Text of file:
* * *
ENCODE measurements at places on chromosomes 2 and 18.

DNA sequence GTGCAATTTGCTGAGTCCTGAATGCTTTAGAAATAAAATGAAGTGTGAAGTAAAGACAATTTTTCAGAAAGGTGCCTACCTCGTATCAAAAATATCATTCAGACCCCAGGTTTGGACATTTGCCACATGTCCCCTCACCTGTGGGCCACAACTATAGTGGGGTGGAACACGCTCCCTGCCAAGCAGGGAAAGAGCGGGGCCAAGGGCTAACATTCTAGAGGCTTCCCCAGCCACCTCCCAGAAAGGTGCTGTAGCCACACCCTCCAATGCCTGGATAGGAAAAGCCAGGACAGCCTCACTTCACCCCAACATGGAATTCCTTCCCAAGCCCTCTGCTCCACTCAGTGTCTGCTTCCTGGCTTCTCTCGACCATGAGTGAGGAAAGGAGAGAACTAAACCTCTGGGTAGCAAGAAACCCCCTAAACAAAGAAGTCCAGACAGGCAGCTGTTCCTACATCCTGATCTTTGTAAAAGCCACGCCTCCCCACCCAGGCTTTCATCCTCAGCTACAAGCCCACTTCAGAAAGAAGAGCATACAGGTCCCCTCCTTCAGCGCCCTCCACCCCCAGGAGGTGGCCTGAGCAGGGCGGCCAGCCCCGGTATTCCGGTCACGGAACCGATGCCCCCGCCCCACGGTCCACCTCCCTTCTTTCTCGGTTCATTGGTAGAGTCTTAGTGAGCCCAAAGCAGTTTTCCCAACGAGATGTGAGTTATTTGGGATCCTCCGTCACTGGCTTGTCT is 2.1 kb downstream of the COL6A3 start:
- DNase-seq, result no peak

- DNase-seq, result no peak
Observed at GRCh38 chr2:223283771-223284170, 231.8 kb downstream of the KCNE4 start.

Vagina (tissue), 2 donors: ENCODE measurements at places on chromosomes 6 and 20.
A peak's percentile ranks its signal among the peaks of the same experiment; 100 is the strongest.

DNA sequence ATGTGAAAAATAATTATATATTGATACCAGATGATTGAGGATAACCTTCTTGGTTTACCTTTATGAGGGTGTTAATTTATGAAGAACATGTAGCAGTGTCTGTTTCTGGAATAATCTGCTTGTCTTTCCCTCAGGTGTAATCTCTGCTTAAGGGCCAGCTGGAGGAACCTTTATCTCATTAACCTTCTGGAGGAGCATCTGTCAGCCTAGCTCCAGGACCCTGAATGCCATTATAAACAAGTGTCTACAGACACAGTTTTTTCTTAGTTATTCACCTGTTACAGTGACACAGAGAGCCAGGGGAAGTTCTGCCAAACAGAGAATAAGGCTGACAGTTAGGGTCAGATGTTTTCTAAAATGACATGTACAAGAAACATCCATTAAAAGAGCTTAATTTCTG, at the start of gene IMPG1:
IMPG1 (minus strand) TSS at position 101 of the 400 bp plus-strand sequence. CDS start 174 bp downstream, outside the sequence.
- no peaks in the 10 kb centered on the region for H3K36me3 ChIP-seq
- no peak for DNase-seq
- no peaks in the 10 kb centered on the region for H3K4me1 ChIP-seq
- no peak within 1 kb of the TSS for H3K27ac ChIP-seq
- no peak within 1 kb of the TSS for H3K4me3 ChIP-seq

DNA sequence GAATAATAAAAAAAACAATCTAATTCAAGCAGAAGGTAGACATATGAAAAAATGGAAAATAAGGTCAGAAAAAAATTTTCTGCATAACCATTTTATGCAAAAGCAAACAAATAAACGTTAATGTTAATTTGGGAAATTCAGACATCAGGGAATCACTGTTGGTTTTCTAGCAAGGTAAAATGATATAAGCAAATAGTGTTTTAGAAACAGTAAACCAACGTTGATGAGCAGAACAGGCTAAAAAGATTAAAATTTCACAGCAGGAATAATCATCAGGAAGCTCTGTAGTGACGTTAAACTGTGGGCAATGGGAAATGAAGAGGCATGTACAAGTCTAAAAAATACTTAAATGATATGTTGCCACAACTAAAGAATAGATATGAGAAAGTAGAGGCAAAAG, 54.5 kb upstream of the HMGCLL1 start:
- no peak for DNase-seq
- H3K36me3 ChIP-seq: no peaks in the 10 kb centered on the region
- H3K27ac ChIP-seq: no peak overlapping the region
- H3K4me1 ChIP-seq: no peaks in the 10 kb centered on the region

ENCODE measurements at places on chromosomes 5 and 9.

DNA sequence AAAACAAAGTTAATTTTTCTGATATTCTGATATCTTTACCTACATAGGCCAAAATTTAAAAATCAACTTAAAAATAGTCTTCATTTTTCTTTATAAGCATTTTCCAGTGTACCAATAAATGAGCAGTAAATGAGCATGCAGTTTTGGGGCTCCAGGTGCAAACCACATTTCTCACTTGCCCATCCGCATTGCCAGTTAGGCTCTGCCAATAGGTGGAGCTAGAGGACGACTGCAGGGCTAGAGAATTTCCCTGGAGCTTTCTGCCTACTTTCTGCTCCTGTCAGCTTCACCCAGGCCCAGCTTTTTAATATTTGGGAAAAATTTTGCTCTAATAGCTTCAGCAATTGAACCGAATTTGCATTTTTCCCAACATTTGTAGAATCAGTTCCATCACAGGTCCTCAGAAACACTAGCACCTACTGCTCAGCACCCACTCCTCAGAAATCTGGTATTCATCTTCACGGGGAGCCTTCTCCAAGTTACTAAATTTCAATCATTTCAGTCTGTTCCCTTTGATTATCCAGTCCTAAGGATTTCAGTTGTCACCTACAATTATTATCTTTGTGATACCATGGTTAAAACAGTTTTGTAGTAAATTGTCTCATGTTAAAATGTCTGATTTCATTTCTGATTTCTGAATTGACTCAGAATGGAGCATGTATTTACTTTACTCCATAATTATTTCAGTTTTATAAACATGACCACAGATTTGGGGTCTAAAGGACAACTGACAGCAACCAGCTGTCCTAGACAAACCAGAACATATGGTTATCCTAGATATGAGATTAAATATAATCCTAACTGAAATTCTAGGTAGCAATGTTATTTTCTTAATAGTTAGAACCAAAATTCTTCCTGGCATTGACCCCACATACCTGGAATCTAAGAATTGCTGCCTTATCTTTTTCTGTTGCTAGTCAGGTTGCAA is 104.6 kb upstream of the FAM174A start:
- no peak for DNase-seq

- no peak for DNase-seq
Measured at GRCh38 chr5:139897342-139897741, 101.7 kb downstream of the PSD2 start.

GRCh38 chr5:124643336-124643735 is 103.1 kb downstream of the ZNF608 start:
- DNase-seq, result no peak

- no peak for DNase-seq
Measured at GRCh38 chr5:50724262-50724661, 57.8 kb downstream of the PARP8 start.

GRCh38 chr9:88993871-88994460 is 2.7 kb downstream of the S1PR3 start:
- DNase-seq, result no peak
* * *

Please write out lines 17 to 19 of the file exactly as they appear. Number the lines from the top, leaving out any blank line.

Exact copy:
- H3K36me3 ChIP-seq: no peaks in the 10 kb centered on the region
- H3K27ac ChIP-seq: no peak overlapping the region
- H3K4me1 ChIP-seq: no peaks in the 10 kb centered on the region